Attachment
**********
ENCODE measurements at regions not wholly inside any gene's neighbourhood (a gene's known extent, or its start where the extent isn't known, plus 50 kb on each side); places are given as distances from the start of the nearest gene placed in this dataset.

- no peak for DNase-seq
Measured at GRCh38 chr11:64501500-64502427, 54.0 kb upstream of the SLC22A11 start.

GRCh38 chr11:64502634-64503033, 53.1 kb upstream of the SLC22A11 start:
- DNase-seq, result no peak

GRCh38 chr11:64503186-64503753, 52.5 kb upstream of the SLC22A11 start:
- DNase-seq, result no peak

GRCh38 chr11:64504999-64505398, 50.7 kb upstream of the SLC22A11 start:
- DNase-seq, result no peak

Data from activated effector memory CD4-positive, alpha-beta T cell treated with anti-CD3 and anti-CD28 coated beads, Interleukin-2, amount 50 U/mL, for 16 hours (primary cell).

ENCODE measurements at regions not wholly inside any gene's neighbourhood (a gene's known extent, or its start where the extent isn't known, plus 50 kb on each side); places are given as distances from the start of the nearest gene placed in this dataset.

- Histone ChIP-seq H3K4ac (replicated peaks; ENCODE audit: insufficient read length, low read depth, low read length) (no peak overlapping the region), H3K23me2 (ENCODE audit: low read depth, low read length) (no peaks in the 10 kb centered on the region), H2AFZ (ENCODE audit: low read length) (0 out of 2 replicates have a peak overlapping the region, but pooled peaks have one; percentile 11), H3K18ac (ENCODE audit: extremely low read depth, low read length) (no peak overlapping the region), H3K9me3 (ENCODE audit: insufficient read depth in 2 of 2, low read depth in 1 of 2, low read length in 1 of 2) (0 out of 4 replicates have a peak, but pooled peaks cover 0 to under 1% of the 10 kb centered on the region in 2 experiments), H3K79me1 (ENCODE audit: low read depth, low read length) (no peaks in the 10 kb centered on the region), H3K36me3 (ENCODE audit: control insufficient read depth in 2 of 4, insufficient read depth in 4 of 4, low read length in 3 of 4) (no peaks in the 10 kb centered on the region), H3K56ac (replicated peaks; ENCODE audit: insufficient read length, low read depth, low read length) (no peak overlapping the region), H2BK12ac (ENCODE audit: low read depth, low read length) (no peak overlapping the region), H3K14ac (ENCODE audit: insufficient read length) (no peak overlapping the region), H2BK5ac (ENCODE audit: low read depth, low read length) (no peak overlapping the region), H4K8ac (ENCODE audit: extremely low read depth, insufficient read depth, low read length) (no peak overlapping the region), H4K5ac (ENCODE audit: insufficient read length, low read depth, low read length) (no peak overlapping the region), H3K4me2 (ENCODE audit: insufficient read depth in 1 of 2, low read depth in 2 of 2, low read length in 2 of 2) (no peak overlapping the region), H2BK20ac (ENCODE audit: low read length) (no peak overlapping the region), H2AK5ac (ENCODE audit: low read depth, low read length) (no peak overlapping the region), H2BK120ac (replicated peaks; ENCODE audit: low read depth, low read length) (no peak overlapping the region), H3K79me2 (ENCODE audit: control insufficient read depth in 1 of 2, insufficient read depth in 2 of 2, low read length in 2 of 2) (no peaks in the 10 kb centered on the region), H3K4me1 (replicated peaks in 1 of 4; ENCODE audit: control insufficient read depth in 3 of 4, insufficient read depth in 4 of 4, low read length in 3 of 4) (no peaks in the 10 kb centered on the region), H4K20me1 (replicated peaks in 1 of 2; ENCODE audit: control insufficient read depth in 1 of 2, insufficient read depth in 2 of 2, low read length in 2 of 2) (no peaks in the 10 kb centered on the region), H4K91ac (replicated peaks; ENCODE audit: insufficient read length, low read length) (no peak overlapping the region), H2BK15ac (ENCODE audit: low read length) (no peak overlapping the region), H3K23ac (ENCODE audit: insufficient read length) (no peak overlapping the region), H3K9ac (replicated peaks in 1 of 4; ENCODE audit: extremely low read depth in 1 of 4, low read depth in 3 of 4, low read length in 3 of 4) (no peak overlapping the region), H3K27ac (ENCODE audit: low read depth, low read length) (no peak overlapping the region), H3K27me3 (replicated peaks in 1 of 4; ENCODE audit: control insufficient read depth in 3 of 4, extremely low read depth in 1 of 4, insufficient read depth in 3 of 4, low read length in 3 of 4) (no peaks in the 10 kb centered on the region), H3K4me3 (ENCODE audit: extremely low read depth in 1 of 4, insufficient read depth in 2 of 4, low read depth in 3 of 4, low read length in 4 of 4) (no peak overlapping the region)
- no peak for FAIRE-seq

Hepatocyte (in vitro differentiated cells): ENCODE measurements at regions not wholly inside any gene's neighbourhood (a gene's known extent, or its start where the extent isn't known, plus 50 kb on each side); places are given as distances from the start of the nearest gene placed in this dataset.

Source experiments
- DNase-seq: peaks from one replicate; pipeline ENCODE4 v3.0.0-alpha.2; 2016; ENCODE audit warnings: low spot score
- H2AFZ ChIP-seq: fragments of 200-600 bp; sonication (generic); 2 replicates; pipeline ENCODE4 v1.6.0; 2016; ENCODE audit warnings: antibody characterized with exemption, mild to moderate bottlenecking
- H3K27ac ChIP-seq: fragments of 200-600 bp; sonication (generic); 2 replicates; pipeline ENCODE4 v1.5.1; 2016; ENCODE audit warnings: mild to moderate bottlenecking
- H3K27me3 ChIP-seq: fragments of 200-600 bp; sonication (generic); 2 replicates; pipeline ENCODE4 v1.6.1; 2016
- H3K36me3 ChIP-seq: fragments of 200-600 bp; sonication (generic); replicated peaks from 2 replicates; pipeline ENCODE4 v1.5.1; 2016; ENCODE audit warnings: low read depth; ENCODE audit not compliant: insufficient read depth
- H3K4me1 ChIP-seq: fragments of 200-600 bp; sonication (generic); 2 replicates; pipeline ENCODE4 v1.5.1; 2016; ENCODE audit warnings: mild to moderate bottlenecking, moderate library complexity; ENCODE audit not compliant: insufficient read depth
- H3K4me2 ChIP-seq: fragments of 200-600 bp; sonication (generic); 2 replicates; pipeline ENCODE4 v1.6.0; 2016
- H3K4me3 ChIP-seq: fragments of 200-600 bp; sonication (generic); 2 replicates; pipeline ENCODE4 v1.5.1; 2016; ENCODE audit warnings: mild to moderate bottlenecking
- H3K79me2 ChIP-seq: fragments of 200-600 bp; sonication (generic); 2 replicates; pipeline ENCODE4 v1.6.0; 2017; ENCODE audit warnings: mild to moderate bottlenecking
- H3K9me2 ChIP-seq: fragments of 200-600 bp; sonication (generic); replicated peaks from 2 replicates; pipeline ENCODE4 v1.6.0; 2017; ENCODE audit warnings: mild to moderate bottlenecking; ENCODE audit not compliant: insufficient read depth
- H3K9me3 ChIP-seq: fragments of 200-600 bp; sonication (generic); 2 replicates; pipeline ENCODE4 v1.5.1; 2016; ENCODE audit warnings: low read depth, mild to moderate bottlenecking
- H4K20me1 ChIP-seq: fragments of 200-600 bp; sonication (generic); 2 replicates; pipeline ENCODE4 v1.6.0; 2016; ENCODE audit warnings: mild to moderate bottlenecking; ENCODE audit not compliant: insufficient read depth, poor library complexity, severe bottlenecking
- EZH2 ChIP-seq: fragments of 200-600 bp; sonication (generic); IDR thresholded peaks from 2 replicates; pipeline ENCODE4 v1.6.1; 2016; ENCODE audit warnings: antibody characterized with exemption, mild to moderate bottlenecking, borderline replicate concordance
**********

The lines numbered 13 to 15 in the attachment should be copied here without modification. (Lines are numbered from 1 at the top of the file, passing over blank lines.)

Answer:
- no peak for FAIRE-seq

Hepatocyte (in vitro differentiated cells): ENCODE measurements at regions not wholly inside any gene's neighbourhood (a gene's known extent, or its start where the extent isn't known, plus 50 kb on each side); places are given as distances from the start of the nearest gene placed in this dataset.

Source experiments